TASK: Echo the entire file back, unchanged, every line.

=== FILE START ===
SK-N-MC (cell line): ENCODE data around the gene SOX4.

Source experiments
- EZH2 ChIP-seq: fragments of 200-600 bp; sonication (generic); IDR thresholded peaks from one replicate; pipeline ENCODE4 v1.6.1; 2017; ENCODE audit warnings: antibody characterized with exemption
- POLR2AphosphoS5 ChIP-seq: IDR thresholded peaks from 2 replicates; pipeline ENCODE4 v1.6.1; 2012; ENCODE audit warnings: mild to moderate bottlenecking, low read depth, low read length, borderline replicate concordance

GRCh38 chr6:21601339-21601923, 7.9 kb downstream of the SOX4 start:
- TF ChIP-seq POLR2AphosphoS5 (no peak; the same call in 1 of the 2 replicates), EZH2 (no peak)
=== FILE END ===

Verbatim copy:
SK-N-MC (cell line): ENCODE data around the gene SOX4.

Source experiments
- EZH2 ChIP-seq: fragments of 200-600 bp; sonication (generic); IDR thresholded peaks from one replicate; pipeline ENCODE4 v1.6.1; 2017; ENCODE audit warnings: antibody characterized with exemption
- POLR2AphosphoS5 ChIP-seq: IDR thresholded peaks from 2 replicates; pipeline ENCODE4 v1.6.1; 2012; ENCODE audit warnings: mild to moderate bottlenecking, low read depth, low read length, borderline replicate concordance

GRCh38 chr6:21601339-21601923, 7.9 kb downstream of the SOX4 start:
- TF ChIP-seq POLR2AphosphoS5 (no peak; the same call in 1 of the 2 replicates), EZH2 (no peak)